Why Follow When You Can Lead?
Simply because something appears logical, doesn’t mean it’s right for your business. Don’t follow the status quo. Choose to take initiative, even if it’s contrarian. Set up a business that suits you. And, remember to highlight your strengths rather than diminish them.
Maybe you’ve been following conversations about value based pricing. There’s more to it than simply setting a price.
Value based pricing includes these three core factors:
1. Define. Identify your ideal client.
2. Determine. Clarify their problem.
3. Develop. Design solution-focused packages.
As you can see, your packages aren’t about the ribbons and bows. Their contents solve your clients primary concerns. Design your packages so your clients know exactly what to expect.
In fact, well thought-out packages strategically separate you from similar services. They showcase your core values and clarify your approach. Once you follow this strategy, enrolling new clients becomes easier. It’s easier for them to recognize your value. Price, at that point, becomes secondary.
Find Your Core Values
During an informal staff meeting with his employees in 1997, Steve Jobs talked about marketing in a novel, fascinating way. He claimed that even the package design needs to elevate the customer experience. According to Jobs, your values influence your marketing. The world is a complicated and noisy place. Find ways to stand out and get noticed.
Apple’s core value embraces innovation. “People with passion can change the world for the better”.
Its ‘think different’ marketing campaign recognized the people who changed the world and thought differently. Job’s noted that, “Some of them are living, some of them aren’t. But the ones that aren’t, as you’ll see, you know that if they ever used a computer, it would have been a Mac”.
State Benefits, Not Features
Don’t simply slap a bunch of your services together, then call it a package. Give careful consideration to how you design your packages.Don’t simply slap a bunch of your services together, then call it a package. Read the full post. #getpaidwhatyoureworth Click To Tweet
By the way, your opinion isn’t the most important consideration. That’s not what’s going to enroll a new client into your package. The initial conversation revolves around them. They need to first decide whether, or not, to hire you.
As a result, most entrepreneurs naturally emphasize features. They talk about the services they offer.
Go ahead and put yourself in the clients seat. Consider what’s necessary from their point of view. The features, those services you offer, talk about your product and your business. But those aren’t the most important consideration.
The Main Act
Features are like the roadies in a concert. They set the stage, however, no one purchases a ticket to watch the roadies set up.
The main act is the benefits and outcomes. That’s what your clients need to hear first. If they believe you can solve their biggest challenge, then they’ll sign on with you. Therefore, benefits talk about your client’s key problems and the value they receive.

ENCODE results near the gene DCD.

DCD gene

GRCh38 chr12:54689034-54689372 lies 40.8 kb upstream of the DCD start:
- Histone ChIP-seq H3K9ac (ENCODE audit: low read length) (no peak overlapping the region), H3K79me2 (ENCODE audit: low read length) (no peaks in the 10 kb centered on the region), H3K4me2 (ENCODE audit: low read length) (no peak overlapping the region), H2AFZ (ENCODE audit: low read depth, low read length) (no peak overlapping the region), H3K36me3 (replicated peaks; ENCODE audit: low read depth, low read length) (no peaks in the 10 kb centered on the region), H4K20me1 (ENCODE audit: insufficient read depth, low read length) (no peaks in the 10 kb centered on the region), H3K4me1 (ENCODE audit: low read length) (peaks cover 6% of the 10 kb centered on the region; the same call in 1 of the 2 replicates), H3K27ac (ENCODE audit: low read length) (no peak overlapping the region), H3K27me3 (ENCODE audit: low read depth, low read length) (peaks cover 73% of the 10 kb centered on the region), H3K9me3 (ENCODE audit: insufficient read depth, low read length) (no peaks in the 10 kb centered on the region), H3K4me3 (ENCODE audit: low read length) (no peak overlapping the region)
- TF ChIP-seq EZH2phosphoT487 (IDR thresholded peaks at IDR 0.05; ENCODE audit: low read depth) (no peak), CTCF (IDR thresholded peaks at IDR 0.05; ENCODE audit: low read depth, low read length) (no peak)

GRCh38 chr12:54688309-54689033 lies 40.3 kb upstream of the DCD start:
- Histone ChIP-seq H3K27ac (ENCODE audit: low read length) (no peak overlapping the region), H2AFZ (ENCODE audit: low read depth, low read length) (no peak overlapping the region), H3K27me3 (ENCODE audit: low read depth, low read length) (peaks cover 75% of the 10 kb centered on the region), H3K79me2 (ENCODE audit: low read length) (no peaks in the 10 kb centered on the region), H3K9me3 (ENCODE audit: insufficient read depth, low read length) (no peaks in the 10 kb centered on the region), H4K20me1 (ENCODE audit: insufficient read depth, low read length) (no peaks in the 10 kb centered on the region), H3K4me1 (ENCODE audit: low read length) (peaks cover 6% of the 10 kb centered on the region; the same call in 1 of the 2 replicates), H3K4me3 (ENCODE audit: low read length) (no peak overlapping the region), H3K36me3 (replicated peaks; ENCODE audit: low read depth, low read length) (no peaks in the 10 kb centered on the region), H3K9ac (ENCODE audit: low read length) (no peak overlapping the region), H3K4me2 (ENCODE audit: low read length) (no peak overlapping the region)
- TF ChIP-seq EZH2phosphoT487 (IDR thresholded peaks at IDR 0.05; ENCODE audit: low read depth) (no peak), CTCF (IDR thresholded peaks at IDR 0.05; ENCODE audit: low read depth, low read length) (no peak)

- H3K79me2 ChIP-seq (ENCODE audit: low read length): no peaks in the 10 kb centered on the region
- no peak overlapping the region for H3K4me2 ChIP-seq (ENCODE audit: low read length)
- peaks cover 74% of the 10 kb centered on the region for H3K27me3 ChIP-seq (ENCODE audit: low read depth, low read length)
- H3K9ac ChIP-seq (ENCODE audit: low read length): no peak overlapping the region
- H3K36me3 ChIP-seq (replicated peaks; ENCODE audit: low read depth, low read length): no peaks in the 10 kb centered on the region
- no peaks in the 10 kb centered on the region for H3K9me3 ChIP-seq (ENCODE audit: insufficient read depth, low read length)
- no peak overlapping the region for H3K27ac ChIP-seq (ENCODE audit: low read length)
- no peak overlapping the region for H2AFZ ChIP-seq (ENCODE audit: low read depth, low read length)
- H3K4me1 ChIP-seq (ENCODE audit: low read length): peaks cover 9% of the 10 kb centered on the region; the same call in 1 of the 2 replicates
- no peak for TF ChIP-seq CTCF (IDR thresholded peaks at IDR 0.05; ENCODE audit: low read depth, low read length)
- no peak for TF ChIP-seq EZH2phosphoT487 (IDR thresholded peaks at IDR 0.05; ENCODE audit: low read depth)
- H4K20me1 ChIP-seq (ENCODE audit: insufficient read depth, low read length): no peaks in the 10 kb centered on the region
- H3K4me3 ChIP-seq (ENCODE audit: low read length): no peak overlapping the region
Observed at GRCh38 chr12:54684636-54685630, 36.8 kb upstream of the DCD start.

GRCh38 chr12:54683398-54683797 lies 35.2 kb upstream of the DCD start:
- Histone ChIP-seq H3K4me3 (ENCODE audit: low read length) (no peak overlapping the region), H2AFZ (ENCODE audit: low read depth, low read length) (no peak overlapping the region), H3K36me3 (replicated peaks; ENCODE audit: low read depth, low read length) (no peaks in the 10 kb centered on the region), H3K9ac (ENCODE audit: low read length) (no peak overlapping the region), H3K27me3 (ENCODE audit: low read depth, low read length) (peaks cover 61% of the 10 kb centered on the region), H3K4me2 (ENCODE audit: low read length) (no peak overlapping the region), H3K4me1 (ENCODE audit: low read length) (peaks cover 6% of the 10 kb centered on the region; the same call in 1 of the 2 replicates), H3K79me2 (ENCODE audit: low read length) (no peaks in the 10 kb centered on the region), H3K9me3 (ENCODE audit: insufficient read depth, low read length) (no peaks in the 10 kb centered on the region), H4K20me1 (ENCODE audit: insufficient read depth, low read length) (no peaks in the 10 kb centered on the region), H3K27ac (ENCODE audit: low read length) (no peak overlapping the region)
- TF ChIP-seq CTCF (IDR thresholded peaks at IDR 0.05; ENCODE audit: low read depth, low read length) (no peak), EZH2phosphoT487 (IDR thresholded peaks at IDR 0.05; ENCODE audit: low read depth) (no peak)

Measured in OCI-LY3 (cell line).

Design packages that emphasize the outcome rather than the features.
Systems Liberate You
Review all the services you offer. Then break them down into different stages with concrete outcomes.
This starts to define your systems. As your business expands you can replicate the processes. Teaching your team the same processes frees you up from the day to day work. It’s a highly strategic way to scale your business.
The Center Stage Effect
Ever heard of the center stage effect? It claims that people will choose the middle option when given three choices. That’s why so many businesses offer three types of packages.Ever heard of the center stage effect? It claims that people will choose the middle option when given three choices. Read the full post. #getpaidwhatyoureworth Click To Tweet
More is not better. Too many options will cause confusion. With two choices, people will choose the lower option. A single choice forces a yes or no decision.
Design Your Packages
Your packages ought to be progressive. Think about the American Express credit card. They offer three options – green, gold and platinum.
- Green. The green card offers the basic services and targets price sensitive clients. The sign-up bonus and bonus categories aren’t available with this basic, no-frills card. You receive one point per dollar spent. It’s annual fee is $95.
- Gold. The gold card has all the capabilities of the green card, plus some additional services. You earn 2 points per dollar when shopping at supermarkets and 1 point per dollar for all other purchases. It’s annual fee is $160.
- Platinum. The platinum card provides everything the gold card does and offers some unique services in addition that are targeted toward its premium clients. Annual fee is $450 and sign-up bonus is 40,000 points with 1 point earned per dollar spent on all purchases. There are additional perks too: a $200 credit toward airline fees and elite status with Hilton and Starwood properties.
Value, Not Price
As the center stage effect shows, most customers buy the gold card. The center stage effect works best when your communication is clear and specific. Well-designed packages can sell themselves. Social proof adds credibility and speeds up the buying decision.
Remember to weave your core values into your packages. Once you create packages, you can sell your services based on value rather than price.
Ready to design your packages, but not sure where to start? Book a complimentary consultation with Loren and learn how to position yourself in the market.